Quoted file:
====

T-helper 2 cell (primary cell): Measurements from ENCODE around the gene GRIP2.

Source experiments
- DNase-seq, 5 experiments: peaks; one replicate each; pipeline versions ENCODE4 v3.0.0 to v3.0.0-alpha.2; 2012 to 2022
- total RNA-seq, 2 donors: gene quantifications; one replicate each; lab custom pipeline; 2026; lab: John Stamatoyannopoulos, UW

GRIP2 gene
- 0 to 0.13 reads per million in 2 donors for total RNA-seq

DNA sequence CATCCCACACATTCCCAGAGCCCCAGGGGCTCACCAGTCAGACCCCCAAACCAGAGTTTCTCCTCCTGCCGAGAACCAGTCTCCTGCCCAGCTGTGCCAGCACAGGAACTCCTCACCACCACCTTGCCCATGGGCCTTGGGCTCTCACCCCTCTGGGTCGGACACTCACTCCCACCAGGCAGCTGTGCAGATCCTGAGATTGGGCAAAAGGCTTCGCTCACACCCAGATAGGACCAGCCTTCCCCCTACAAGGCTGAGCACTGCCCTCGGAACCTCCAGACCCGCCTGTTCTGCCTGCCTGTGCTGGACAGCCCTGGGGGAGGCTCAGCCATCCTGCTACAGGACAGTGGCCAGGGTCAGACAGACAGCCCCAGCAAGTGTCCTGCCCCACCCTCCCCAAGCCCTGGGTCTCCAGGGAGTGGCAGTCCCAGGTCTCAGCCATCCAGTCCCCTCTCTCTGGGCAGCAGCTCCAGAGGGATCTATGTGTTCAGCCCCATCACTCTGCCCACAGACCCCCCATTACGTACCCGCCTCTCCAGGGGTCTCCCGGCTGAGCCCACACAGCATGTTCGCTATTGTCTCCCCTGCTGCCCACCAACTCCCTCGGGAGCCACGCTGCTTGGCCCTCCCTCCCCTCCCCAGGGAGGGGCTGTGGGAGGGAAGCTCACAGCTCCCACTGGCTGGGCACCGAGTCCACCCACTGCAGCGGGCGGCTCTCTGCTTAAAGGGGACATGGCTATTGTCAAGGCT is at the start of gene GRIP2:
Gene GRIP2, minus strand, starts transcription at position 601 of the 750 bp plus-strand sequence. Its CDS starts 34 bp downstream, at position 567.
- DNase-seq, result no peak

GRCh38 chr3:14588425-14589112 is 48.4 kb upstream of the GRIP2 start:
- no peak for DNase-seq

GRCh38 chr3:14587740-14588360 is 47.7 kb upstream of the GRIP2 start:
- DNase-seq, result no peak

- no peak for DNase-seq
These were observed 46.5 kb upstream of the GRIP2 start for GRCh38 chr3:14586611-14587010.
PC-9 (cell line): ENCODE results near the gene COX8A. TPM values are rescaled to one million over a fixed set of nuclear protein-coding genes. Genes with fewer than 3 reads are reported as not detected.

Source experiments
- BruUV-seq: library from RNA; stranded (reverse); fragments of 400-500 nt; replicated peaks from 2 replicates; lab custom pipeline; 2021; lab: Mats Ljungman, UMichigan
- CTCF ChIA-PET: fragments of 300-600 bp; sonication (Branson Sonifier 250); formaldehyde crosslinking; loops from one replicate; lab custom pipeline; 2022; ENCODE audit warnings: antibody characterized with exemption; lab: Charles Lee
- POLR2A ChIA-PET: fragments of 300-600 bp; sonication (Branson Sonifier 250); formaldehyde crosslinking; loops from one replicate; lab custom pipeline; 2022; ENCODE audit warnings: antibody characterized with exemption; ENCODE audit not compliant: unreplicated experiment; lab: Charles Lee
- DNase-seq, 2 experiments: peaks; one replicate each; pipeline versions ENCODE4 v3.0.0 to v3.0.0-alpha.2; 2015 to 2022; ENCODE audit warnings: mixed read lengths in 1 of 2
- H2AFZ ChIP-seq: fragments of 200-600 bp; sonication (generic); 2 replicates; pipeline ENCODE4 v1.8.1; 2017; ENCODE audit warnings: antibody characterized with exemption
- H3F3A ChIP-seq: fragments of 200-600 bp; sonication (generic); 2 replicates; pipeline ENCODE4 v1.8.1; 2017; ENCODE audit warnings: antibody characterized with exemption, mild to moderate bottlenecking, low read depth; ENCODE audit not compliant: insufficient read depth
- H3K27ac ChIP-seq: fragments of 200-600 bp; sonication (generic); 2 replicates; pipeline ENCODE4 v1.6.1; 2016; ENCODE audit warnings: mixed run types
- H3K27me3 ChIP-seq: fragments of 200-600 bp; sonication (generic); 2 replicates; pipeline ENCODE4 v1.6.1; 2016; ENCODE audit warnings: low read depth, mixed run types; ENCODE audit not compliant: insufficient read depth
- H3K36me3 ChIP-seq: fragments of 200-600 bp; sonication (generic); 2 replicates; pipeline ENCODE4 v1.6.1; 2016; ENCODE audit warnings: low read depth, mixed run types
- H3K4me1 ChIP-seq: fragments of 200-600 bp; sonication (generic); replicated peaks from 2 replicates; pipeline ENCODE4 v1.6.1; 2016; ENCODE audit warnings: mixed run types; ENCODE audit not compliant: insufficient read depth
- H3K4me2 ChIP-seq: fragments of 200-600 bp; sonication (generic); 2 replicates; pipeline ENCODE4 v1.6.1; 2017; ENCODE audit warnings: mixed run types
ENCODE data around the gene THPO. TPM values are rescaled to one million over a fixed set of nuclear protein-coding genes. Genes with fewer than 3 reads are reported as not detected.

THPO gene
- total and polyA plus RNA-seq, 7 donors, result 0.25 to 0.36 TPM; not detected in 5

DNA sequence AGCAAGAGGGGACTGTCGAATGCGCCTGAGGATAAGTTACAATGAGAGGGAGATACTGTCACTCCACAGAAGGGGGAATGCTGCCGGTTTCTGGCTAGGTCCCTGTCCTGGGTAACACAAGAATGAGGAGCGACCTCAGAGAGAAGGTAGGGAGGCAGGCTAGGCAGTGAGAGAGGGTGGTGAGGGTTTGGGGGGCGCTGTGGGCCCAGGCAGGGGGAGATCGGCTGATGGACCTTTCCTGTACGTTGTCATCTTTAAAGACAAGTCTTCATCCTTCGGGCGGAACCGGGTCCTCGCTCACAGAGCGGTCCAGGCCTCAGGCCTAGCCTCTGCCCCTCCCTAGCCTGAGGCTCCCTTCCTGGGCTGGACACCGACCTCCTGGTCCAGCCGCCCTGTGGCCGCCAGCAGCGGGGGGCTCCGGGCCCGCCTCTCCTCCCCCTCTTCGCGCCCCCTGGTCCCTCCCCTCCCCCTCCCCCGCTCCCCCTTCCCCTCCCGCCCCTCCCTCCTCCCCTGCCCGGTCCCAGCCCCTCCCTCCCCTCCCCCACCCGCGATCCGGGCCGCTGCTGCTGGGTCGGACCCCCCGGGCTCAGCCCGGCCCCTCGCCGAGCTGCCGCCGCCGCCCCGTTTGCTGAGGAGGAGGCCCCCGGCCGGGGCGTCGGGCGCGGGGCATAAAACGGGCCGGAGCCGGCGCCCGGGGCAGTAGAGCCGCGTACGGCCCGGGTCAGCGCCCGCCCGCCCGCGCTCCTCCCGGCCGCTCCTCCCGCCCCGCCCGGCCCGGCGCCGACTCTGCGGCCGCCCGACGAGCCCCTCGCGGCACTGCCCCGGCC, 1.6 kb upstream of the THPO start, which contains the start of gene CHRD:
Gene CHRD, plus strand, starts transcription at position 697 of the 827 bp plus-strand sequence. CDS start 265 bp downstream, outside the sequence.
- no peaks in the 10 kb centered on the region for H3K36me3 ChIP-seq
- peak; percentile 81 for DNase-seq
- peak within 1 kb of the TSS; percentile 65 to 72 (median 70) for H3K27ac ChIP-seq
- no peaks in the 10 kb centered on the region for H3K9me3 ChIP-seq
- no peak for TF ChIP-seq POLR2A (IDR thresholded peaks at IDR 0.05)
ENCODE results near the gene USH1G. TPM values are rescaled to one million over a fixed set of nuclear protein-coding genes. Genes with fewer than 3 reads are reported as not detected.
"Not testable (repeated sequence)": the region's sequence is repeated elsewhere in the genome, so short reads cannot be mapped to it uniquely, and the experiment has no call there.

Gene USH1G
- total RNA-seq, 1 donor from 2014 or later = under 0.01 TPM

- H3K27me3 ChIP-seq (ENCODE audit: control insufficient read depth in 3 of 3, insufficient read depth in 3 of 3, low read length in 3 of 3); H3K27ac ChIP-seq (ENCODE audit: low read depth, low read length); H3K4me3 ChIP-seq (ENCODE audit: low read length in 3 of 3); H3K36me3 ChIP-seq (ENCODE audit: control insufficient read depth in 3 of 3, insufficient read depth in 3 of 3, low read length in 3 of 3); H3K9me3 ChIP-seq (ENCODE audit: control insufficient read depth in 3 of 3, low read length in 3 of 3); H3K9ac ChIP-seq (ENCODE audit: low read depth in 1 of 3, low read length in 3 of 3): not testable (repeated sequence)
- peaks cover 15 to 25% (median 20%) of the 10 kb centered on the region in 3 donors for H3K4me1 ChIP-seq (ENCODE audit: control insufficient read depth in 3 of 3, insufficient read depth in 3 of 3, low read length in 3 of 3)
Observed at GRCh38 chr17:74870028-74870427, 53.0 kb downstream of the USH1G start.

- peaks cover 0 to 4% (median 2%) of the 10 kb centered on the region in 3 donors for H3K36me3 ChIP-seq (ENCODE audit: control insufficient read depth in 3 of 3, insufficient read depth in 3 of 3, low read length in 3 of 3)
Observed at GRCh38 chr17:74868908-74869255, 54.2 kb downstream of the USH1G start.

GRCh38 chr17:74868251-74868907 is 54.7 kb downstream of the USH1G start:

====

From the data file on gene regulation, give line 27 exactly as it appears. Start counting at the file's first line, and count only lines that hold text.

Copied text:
- H3K4me1 ChIP-seq: fragments of 200-600 bp; sonication (generic); replicated peaks from 2 replicates; pipeline ENCODE4 v1.6.1; 2016; ENCODE audit warnings: mixed run types; ENCODE audit not compliant: insufficient read depth